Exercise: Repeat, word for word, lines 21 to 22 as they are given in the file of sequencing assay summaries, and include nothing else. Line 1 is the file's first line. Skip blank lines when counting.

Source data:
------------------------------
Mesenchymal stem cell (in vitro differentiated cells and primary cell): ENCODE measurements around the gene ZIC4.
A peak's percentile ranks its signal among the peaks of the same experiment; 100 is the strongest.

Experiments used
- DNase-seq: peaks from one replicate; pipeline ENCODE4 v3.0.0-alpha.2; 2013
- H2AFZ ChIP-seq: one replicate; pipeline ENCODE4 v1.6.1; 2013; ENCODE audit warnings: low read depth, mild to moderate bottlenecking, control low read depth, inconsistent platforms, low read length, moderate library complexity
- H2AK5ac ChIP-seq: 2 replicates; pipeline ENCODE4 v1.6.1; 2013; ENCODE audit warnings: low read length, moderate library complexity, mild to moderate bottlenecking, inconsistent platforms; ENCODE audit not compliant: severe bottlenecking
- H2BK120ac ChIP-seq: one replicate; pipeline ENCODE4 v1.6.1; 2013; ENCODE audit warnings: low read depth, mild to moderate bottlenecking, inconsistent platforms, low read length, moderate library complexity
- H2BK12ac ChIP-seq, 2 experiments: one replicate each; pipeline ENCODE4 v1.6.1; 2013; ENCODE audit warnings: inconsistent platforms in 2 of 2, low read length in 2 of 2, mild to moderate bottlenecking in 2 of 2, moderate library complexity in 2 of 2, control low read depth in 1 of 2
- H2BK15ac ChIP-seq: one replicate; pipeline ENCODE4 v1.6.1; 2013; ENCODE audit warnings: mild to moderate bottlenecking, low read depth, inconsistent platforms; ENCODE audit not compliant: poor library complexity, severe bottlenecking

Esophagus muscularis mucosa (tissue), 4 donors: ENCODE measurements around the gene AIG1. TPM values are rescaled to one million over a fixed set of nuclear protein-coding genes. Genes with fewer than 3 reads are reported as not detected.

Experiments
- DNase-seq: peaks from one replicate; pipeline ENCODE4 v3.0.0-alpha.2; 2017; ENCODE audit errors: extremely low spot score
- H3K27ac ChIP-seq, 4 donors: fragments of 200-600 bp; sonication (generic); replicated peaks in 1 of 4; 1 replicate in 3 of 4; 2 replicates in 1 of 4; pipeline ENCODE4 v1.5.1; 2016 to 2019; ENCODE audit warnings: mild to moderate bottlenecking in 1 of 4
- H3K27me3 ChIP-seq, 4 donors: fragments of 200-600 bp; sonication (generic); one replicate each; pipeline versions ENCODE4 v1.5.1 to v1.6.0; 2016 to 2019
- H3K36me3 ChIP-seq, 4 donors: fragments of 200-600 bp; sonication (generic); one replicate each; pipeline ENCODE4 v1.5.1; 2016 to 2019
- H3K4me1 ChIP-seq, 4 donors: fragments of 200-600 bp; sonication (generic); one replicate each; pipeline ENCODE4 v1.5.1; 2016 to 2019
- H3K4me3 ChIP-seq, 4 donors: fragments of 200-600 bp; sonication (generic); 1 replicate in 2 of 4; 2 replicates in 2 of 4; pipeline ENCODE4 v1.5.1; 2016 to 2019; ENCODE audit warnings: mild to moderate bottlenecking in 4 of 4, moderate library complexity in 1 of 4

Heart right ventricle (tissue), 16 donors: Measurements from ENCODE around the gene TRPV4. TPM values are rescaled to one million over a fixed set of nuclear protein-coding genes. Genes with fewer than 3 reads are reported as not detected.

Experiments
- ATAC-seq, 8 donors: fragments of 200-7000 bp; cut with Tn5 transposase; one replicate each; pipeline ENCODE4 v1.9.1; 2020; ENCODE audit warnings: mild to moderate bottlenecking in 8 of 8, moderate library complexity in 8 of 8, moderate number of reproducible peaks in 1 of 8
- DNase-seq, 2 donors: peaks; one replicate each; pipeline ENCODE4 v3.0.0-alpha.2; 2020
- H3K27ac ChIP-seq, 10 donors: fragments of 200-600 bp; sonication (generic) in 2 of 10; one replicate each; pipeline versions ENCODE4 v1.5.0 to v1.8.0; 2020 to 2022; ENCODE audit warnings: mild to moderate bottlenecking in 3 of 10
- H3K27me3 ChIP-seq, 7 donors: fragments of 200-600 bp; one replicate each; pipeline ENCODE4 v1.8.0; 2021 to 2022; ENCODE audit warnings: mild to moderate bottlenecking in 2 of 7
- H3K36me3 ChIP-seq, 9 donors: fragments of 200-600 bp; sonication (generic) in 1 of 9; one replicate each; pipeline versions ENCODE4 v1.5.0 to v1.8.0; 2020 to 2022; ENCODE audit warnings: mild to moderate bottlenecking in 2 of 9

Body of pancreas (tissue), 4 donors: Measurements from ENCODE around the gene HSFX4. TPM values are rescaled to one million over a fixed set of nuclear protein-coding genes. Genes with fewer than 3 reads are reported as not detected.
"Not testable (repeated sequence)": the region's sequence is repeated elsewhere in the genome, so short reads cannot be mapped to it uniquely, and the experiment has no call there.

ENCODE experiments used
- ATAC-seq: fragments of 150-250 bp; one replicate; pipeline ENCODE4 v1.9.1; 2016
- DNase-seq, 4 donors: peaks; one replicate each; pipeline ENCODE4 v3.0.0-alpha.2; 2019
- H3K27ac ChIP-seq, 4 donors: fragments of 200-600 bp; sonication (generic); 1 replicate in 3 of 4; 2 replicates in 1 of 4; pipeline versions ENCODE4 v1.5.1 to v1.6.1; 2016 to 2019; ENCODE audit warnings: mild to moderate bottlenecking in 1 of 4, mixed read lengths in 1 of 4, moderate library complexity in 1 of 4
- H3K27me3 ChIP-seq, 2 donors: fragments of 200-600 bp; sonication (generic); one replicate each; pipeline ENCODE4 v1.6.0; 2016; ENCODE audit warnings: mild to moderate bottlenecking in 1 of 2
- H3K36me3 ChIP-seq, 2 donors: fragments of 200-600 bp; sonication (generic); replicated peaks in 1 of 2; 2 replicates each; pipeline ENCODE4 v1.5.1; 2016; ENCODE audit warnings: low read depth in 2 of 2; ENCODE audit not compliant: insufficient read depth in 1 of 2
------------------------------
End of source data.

- DNase-seq, 2 donors: peaks; one replicate each; pipeline ENCODE4 v3.0.0-alpha.2; 2020
- H3K27ac ChIP-seq, 10 donors: fragments of 200-600 bp; sonication (generic) in 2 of 10; one replicate each; pipeline versions ENCODE4 v1.5.0 to v1.8.0; 2020 to 2022; ENCODE audit warnings: mild to moderate bottlenecking in 3 of 10